The causal effect of education on health : a consideration of methodological challenges, mediating effects, and variation by age
|Faculty/Professorship:||Leibniz Institute for Educational Trajectories (LIfBi) ; Fakultät Sozial- und Wirtschaftswissenschaften: Abschlussarbeiten|
|Publisher Information:||Bamberg : Otto-Friedrich-Universität|
|Year of publication:||2022|
|Pages:||200 ; Illustrationen|
|Supervisor(s):||Gebel, Michael ; Heineck, Guido ; Kleinert, Corinna|
Kumulative Dissertation, Otto-Friedrich-Universität Bamberg, 2021
|Licence:||Creative Commons - CC BY - Attribution 4.0 International|
Individuals with lower levels of education show significantly lower levels of life expectancy, are more likely to be physical or mental ill, have higher probabilities of suffering from chronic diseases, and show higher rates of functional limitations and disabilities. However, although there is a wide range of empirical literature showing these associations, the causality of the relationship between education and health is still under discussion. Methodological challenges, scarce evidence for some of the mechanisms linking education to health, and a strong focus on the adult population still render it unclear whether education in general influences health and which mechanisms are predominantly responsible. Hence, this cumulative dissertation project examines the causal effect of education on health in different age groups, considers rarely observed mechanisms, and takes into account methodological challenges in three self-contained articles. Despite the empirical chapters of this thesis, it also provides an overview article (Chapter 1), which derives the main research questions of the project, presents a detailed theoretical model bringing together economic, sociological, and psychological theories, contains a comprehensive overview of the state of research, highlights the main contribution of the conducted research, describes the research designs, and summarizes the main findings and draw a conclusion.
The first empirical article (Chapter 2) examines whether education in terms of its impact on individual skills and knowledge and education-related feedback affects children and adolescent mental health. Using fixed-effects panel regression models, this article firstly eliminates time-constant confounding factors and shows that school grades are highly important for children’s and adolescents’ life satisfaction approximating their mental health, but academic competence levels only affect specific subgroups.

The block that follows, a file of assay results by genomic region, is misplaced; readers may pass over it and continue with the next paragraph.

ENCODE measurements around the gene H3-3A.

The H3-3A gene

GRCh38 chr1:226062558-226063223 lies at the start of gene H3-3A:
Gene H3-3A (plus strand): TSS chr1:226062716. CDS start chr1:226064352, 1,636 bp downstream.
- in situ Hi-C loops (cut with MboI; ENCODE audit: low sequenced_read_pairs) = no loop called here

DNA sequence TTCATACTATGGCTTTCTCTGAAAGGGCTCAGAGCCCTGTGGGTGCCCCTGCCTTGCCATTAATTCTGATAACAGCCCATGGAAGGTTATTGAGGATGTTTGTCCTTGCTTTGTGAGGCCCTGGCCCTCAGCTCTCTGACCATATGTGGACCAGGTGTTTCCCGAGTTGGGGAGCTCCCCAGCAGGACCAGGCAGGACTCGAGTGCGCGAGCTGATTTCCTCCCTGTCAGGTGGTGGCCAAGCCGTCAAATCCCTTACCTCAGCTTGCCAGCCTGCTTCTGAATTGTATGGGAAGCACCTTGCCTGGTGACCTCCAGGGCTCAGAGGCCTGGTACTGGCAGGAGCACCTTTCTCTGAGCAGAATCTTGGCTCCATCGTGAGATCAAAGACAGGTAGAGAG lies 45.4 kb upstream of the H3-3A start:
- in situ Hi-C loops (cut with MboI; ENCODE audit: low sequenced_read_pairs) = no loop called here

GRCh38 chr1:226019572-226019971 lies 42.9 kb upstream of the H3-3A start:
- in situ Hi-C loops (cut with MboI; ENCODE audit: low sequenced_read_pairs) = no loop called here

In the second empirical article (Chapter 3), my coauthor and I investigate whether social relationships contribute as a mechanism to the effect of education on health in adults aged between 30 and 60. By implementing a causally driven mediation analysis, we show that the overall level of social integration especially the number of close friends and relatives outside the household and active membership in a voluntary association explain some part of the effect. This article also highlights that although social relationships appear to mediate the effect of education on mental health, they do not play a similar role in the relationship between education and individual global health status.
The third empirical article (Chapter 4) analyzes the effect of education on various health-related outcomes in older adults. Using an instrumental variable approach following a more sophisticated implementation strategy compared to prior research, this study addresses the effect of the expansion of compulsory schooling on individuals’ global health status, physical constitution, smoking behavior, alcohol consumption patterns, and physical activity levels. Results, however, indicate that, except for regular alcohol consumption, education does not causally affect the health outcomes considered.
In summary, the results of this thesis contribute to the wide literature addressing the relationship between education and health by highlighting the relevance of education-related aspects to children’s and adolescents mental health, the mediating role of social relationships in middle-aged adults, and the lack of a causal effect of the expansion of compulsory schooling on health-related behavior and health status in older adults.
|GND Keywords:||Deutschland; Schulkind; Bildung; Gesundheit|
|Keywords:||education, health, causal effect, children and adolescents, adults|
|DDC Classification:||300 Social sciences, sociology & anthropology|
|RVK Classification:||MS 6020|
|Release Date:||3. March 2022|
originated at the
University of Bamberg
University of Bamberg